In 1992, Barbara Beisecker examined Foucault’s influence for rhetoricians. Initially she was skeptically inclined (especially in the early 90s!) to say that Foucault was just being invoked in order to embrace the fashion for post-modernism without losing our traditional perspectives on power dynamics. However, foucault’s focus on theways that communities construct individual positions opens up new views of rhetoric. Biesecker concludes that because of Foucault, “We might say, then, that a critical rhetoric is a timely discourse whose task is not, as we have heretofor thought, one of changing what’s in people’s heads.” Instead it is about turning the grid of intelligibility that organizes the present in such a way that it becomes possible to transform the crituqe conducted in the form of necessary limitation into a practical crituqe that takes the form of a possible transgression out of which new forms of community, co-existence, pleasure” will emerge” (362). Rhetoric becomes less about individuals than the whole community, all focused on creating docile bodies, prioritizes.

It may be daunting to think about changing an entire community with rhetoric instead of one person., but as young John Muckelbauer in 2000 argued, there are still ways to effect change even in Foucault’s self-policing view of culture, as long as we “debundle what we mean by resistence his articulation of resistanceis clearly something quite differentfrom a traditional understandingof resistancewith its connection to “agency”. […] the concept of power functions differently(as primarily productive),and the relationshipbetween power and resistanceis not one of binary opposition. On a more practical level,anothermajordistinction isthat this versionprovidesno central concept, no preexisting category—such as identity—around which to mobilize collective action. Instead, political action is itself transfigured, emphasizing strategic local ac- tivity and transitory alliances as opposed to traditionalconceptions of mass collective movements.”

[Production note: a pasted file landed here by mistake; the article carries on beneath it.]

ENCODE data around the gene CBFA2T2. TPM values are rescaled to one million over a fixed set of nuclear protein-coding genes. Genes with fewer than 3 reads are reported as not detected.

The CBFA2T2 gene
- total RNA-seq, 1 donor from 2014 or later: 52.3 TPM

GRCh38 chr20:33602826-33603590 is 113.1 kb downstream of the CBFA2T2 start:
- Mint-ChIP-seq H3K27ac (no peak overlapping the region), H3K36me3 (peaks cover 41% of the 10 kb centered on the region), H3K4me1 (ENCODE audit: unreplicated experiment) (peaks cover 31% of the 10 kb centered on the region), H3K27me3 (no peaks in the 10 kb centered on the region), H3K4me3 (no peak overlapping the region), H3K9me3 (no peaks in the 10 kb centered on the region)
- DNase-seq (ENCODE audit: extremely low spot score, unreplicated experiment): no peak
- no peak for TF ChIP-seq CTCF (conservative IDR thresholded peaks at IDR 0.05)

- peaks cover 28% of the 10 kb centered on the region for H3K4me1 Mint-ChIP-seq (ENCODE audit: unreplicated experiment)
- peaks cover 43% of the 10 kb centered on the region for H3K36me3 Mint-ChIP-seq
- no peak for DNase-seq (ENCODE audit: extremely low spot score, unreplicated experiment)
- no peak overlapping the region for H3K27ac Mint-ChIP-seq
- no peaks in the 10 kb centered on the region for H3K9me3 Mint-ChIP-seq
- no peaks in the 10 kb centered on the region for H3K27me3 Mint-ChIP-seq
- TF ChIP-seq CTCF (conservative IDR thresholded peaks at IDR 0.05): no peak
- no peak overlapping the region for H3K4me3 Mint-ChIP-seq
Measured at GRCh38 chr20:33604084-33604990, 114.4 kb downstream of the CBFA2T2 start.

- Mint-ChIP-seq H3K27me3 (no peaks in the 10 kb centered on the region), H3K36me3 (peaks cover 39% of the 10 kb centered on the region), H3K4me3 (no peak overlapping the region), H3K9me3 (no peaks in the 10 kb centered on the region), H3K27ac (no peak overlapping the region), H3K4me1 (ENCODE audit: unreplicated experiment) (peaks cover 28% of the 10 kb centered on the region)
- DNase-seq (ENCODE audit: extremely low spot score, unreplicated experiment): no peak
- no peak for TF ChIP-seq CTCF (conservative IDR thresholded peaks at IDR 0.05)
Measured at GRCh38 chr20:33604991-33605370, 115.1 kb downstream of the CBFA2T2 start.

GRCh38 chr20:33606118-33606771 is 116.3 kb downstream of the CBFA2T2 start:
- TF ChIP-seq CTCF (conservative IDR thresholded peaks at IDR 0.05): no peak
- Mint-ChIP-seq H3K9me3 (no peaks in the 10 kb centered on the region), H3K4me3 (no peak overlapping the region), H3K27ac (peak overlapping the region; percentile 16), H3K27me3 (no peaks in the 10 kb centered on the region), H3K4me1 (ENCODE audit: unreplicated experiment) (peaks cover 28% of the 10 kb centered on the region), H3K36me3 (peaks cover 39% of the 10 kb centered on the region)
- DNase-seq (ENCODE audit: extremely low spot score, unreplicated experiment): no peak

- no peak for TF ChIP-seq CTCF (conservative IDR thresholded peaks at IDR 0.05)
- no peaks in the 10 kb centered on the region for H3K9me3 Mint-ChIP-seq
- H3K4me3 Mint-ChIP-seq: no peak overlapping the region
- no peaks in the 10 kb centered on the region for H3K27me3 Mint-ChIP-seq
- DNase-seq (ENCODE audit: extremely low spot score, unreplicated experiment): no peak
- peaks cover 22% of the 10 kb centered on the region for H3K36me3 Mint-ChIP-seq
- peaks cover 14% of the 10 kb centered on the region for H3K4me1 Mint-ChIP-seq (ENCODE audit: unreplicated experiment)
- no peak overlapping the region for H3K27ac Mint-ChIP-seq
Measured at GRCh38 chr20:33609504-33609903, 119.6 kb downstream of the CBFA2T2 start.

So we’re not entirely subsumed by predetermined roles because of the judges of normalicy all around us, but neither are we free when we are unfettered.